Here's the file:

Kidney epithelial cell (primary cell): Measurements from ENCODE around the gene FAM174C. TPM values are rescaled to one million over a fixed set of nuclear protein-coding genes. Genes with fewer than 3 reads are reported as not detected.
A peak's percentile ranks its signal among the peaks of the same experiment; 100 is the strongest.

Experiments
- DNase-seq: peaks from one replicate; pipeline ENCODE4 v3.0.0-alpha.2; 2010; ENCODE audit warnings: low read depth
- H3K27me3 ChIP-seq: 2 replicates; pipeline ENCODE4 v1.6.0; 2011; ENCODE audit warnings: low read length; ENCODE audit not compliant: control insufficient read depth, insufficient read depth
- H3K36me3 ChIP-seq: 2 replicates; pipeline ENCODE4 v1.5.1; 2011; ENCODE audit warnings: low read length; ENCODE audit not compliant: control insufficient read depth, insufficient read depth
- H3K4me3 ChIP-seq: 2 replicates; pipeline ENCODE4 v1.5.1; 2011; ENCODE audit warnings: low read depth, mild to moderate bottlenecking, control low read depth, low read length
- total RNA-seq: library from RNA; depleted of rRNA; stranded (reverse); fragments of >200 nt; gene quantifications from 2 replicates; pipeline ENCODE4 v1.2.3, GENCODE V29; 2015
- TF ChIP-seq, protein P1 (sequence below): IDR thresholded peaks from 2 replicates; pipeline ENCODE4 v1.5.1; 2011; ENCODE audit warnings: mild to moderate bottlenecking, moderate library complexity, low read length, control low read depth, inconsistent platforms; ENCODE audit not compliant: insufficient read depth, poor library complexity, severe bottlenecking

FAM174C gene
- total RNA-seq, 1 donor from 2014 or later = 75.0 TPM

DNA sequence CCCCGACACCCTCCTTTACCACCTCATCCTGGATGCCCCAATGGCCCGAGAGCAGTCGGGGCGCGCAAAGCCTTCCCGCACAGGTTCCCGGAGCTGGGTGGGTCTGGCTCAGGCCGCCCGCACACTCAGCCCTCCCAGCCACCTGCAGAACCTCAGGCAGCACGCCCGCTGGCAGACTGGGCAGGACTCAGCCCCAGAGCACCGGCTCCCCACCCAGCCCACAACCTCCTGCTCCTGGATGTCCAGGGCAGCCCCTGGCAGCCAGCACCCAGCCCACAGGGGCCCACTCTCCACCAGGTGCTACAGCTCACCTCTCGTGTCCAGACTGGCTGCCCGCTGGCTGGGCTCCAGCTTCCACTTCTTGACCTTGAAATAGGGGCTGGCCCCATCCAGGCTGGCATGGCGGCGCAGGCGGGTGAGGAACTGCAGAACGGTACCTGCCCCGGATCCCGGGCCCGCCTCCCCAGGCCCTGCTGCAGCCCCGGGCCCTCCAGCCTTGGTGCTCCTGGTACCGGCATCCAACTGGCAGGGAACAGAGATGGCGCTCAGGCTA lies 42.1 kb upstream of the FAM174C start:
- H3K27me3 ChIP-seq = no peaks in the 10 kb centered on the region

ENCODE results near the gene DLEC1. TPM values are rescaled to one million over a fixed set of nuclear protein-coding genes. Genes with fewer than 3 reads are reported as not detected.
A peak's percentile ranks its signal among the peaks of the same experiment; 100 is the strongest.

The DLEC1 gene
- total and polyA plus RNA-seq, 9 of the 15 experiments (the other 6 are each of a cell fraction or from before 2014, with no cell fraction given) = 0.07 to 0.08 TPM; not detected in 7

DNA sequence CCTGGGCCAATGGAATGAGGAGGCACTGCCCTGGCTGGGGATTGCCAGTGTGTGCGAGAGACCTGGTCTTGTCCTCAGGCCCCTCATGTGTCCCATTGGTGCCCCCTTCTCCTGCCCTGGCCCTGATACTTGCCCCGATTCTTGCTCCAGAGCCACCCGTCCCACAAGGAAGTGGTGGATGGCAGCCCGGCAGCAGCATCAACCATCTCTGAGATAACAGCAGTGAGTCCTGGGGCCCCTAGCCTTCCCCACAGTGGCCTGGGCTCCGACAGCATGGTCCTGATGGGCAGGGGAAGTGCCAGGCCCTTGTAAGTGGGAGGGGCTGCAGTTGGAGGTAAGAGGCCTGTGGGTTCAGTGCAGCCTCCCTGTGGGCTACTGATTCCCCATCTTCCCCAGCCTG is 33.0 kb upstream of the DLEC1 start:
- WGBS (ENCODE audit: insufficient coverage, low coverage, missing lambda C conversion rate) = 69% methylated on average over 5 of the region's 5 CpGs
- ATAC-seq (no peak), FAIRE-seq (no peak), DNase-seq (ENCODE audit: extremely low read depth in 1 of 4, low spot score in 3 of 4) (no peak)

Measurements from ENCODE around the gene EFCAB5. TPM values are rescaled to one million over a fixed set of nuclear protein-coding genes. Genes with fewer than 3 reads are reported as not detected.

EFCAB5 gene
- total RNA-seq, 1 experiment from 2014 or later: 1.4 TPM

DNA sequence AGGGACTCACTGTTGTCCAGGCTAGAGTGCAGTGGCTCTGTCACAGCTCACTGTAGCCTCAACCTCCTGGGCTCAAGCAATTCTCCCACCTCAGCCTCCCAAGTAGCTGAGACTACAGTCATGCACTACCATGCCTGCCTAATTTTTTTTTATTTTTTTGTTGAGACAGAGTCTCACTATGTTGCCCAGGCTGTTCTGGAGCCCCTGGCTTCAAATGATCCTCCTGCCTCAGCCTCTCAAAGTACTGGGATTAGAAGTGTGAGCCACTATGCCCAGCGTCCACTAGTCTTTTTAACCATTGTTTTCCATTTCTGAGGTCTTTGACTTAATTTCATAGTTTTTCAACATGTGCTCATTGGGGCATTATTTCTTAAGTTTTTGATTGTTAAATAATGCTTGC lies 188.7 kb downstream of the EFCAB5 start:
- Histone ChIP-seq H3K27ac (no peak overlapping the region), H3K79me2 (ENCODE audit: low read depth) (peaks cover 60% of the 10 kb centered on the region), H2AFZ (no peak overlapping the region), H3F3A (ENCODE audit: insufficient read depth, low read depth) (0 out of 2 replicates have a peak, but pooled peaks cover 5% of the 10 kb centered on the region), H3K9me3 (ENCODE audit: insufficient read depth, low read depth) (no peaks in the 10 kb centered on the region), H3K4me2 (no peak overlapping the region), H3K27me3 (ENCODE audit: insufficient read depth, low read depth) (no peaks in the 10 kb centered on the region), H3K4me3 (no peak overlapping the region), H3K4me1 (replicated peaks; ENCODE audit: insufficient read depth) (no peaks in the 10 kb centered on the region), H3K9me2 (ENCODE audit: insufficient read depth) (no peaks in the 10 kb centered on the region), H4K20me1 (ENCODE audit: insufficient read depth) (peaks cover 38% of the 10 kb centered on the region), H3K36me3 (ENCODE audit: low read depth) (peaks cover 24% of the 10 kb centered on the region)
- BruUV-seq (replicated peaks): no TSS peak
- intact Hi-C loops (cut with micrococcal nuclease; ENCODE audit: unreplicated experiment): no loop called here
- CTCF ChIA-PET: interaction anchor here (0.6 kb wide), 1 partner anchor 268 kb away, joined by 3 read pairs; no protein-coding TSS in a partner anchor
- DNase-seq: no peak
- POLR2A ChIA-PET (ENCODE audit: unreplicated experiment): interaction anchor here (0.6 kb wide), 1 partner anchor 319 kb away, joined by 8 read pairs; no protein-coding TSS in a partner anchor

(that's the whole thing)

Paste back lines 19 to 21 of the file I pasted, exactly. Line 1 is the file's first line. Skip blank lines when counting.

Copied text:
- WGBS (ENCODE audit: insufficient coverage, low coverage, missing lambda C conversion rate) = 69% methylated on average over 5 of the region's 5 CpGs
- ATAC-seq (no peak), FAIRE-seq (no peak), DNase-seq (ENCODE audit: extremely low read depth in 1 of 4, low spot score in 3 of 4) (no peak)

Measurements from ENCODE around the gene EFCAB5. TPM values are rescaled to one million over a fixed set of nuclear protein-coding genes. Genes with fewer than 3 reads are reported as not detected.